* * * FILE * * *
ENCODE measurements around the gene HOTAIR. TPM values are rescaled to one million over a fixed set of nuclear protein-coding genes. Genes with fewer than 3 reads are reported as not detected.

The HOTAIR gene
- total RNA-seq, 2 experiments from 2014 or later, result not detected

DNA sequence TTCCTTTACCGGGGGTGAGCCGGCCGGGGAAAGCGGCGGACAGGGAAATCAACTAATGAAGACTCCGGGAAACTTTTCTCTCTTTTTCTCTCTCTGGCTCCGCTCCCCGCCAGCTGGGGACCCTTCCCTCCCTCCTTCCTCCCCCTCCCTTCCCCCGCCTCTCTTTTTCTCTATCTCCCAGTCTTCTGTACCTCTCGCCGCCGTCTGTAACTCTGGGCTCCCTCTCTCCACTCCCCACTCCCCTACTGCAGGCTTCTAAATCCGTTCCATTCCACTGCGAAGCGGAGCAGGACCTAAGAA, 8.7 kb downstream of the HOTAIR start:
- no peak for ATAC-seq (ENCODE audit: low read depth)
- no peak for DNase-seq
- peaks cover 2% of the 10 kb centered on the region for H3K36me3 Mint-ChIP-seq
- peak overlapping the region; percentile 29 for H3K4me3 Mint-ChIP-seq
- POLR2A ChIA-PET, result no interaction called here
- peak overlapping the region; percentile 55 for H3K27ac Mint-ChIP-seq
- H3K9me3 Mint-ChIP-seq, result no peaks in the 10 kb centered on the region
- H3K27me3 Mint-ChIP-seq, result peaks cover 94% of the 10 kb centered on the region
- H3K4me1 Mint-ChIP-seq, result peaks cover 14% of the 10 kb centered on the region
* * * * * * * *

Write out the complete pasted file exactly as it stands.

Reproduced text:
ENCODE measurements around the gene HOTAIR. TPM values are rescaled to one million over a fixed set of nuclear protein-coding genes. Genes with fewer than 3 reads are reported as not detected.

The HOTAIR gene
- total RNA-seq, 2 experiments from 2014 or later, result not detected

DNA sequence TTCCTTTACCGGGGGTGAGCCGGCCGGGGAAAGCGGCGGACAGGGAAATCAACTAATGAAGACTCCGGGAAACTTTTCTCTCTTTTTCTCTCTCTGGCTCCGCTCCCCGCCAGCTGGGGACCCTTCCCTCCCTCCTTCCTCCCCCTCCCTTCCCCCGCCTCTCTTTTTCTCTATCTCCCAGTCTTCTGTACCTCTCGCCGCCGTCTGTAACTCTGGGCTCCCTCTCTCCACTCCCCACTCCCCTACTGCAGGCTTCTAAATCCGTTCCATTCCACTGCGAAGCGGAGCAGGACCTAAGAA, 8.7 kb downstream of the HOTAIR start:
- no peak for ATAC-seq (ENCODE audit: low read depth)
- no peak for DNase-seq
- peaks cover 2% of the 10 kb centered on the region for H3K36me3 Mint-ChIP-seq
- peak overlapping the region; percentile 29 for H3K4me3 Mint-ChIP-seq
- POLR2A ChIA-PET, result no interaction called here
- peak overlapping the region; percentile 55 for H3K27ac Mint-ChIP-seq
- H3K9me3 Mint-ChIP-seq, result no peaks in the 10 kb centered on the region
- H3K27me3 Mint-ChIP-seq, result peaks cover 94% of the 10 kb centered on the region
- H3K4me1 Mint-ChIP-seq, result peaks cover 14% of the 10 kb centered on the region